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RF Jacob, D Tang, RJ Cenedella, D Borchman; Direct Perturbation of Lens Membrane Structure by U18666A, A Hypocholesterolemic Drug . Invest. Ophthalmol. Vis. Sci. 2002;43(13):4633.
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© ARVO (1962-2015); The Authors (2016-present)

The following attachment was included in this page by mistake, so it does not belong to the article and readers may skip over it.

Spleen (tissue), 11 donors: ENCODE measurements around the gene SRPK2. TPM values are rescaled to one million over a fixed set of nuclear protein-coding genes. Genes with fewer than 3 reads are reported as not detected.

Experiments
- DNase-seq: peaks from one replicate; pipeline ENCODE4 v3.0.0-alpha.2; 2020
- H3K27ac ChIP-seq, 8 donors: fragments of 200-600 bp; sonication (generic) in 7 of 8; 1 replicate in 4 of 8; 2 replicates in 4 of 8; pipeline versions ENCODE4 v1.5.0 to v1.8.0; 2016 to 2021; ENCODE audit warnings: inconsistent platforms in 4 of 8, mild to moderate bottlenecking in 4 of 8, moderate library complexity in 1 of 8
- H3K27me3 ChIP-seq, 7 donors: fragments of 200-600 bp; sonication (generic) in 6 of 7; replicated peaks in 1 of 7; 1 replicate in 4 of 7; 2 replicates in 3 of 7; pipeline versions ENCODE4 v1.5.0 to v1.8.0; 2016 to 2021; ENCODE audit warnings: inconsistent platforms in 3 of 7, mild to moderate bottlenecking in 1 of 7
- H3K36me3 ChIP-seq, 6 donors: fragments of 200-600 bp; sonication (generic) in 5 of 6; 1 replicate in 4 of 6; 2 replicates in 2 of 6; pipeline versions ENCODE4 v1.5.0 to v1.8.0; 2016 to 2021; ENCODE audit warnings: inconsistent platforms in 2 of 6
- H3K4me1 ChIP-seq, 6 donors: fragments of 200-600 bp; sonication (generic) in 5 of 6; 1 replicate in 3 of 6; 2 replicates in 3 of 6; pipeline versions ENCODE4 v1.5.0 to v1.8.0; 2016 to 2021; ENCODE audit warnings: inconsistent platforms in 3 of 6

Purpose: To test the hypothesis that cataracts induced by U18666A are the result of direct effects of the drug on lens membrane structure rather than inhibition of sterol synthesis. The goals of this study were to describe the distribution of U18666A in biological membranes and its effects on membrane structure and molecular organization. Methods: U18666A was incorporated into membrane vesicles prepared from synthetic phospholipids and bovine lens phospholipids at drug-to-phospholipid mole ratios of up to 1:30. Membrane vesicles were oriented by centrifugation and analyzed using small angle x-ray scattering approaches. Coherent x-ray scattering data were collected on an electronic, position-sensitive detector and integrated using Fourier transform analysis to calculate changes in membrane electron density. The effect of U18666A on membrane structural order or fluidity was measured using the fluorescent probes, NBD-PE and DPH-PC, which partition into the polar head group region and acyl chain region of the membrane lipid bilayer, respectively. Results: X-ray scattering analysis demonstrated that U18666A intercalated into the hydrocarbon core region of both model membrane and bovine lens phospholipid bilayers, as defined by an increase in relative electron density in this region. U18666A also increased the anisotropy (i.e., decreased the fluidity) of NBD-PE and DPH-PC in these membranes, indicating a condensing effect in the hydrocarbon core region of the membrane bilayer as well as in the phospholipid head group region. Conclusion: U18666A intercalates into the center of the lens membrane lipid bilayer and produces a broad increase in membrane structural order. We speculate that these effects could markedly alter membrane permeability and functional properties.
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